Behind the scenes

February 16, 2021

Trust your gut

Yesterday I caught myself doing it. I edited pictures and worked on a motif for a while. The perspective in the picture didn't fit properly, the legs looked too fat. I thought... but if I edit it, I could... and after half an hour of post-processing, I knew it. The photo was not good. I should have rather listened to my gut feeling right away.

For many years I have given my gut feeling a lot of space in my decisions. I am a very rational person and, above all, I am thinking too much and working on concepts (you could call it professional, too). Trusting a gut feeling sounded unprofessional to me. But over the years I have learned how good it is to trust your instinct, because I don't take product photos, but work with human beings.

For example, if something feels strange in the initial communication with a model, via email or on Instagram, then that's a sign. And often in the meantime, I decide to trust this feeling. Every photographer will know stories of models who didn't look like the ones in the photos in their portfolio. Or has experienced sudden deaths of grandmothers and serious car accidents that occurred immediately before an agreed shoot.

Since I've listened to my gut feeling — knock on wood — this has not happened again. Since 2012 these excuses have disappeared and that's why I gained trust in listening to this intuition.

(ɡʌt ˈfiːlɪŋ)

an instinctive feeling, as opposed to an opinion based on facts

Just Franzi's beautiful belly as I have no better visuals for illustrating a strong gut feeling

As I wrote in my introduction, it's not just about model scouting. It affects all areas. And a particularly important area is the selection of images. Especially now in times of the pandemic, when I have no other option but to look through old photos (so-called outtakes) and see if I can still make something out of the old pictures, I often catch myself thinking that I have discovered a jewel, only to find out shortly afterwards that it was actually just the hope of having found a very good visual and that there was in fact a reason why the picture had ended up in the trash can, years ago.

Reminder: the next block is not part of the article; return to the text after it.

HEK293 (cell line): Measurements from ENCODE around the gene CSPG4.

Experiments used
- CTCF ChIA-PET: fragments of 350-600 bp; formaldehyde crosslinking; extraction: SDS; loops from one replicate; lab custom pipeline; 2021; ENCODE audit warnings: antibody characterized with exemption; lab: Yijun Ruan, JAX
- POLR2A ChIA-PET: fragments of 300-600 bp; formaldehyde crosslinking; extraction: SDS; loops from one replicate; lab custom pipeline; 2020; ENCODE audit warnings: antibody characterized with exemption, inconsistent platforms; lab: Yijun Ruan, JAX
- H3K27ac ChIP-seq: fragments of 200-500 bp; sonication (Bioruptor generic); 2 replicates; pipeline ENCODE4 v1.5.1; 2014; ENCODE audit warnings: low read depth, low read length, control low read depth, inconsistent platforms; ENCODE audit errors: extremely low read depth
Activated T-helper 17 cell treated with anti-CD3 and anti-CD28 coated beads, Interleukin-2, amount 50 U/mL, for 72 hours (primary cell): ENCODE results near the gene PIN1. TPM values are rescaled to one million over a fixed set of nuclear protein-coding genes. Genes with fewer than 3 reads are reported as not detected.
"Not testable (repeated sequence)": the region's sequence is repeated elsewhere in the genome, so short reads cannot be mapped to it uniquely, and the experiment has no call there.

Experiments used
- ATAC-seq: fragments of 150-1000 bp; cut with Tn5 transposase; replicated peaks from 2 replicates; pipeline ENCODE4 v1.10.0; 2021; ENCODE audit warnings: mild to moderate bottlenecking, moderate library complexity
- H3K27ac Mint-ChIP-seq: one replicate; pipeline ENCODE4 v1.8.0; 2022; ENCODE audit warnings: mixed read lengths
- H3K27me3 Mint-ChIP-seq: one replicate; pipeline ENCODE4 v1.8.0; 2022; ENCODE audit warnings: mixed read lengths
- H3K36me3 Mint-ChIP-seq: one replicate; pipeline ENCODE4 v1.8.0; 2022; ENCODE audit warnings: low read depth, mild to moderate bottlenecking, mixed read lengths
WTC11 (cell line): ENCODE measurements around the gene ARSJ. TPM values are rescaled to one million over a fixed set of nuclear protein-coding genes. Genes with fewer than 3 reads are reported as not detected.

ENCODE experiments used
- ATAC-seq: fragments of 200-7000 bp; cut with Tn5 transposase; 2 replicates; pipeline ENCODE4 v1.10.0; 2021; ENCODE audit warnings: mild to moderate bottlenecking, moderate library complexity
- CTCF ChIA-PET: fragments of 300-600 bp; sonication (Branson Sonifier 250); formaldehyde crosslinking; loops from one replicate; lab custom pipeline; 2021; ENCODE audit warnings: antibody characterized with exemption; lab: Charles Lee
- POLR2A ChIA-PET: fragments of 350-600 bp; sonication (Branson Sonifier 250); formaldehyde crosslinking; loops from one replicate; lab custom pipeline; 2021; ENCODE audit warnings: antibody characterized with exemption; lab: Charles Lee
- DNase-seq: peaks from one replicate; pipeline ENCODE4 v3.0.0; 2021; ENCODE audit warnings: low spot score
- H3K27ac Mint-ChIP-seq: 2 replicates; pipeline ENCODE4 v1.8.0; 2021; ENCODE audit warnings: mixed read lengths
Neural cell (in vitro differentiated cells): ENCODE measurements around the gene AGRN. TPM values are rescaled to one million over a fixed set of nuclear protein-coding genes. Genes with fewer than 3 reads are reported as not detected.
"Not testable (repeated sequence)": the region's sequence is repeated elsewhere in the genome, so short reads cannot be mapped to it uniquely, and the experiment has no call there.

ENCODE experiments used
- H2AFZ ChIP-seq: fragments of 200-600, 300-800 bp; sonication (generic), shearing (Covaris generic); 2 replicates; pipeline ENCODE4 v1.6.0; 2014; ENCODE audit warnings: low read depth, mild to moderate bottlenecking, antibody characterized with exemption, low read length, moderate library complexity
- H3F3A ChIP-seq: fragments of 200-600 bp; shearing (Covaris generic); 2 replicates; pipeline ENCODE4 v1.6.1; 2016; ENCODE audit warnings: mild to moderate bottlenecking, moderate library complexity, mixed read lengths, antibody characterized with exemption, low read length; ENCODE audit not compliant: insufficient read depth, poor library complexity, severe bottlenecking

The gut feeling is a bit like the spoilsport, the devil on your shoulder. But it is an important antipole that keeps you from making wrong decisions or getting lost.

When I produce a photo series and put together a number of images, I have certain emotions looking at those images. Understanding that the viewer will have certain emotions, too, explains why listening to your gut feeling is important. This may all sound like hocus-pocus, and to be honest, I am not a spiritual or superstitious person, but the gut instinct is something else.

Our gut feeling is an important part of our processing mechanism. My advice to all aspiring photographers would be to train their gut instinct and learn to integrate it healthily into the workflow. Trusting your intuition is the ultimate act of trusting yourself. I don't always succeed myself, but I believe in it very much.

 

https://www.simonbolz.com/blog/behind-the-scenes/2021-02-16.php

Simon Bolz, Frankfurt
Tel.: +49 (69) 95 82 02 12
Mob.: +49 (172) 620 55 18
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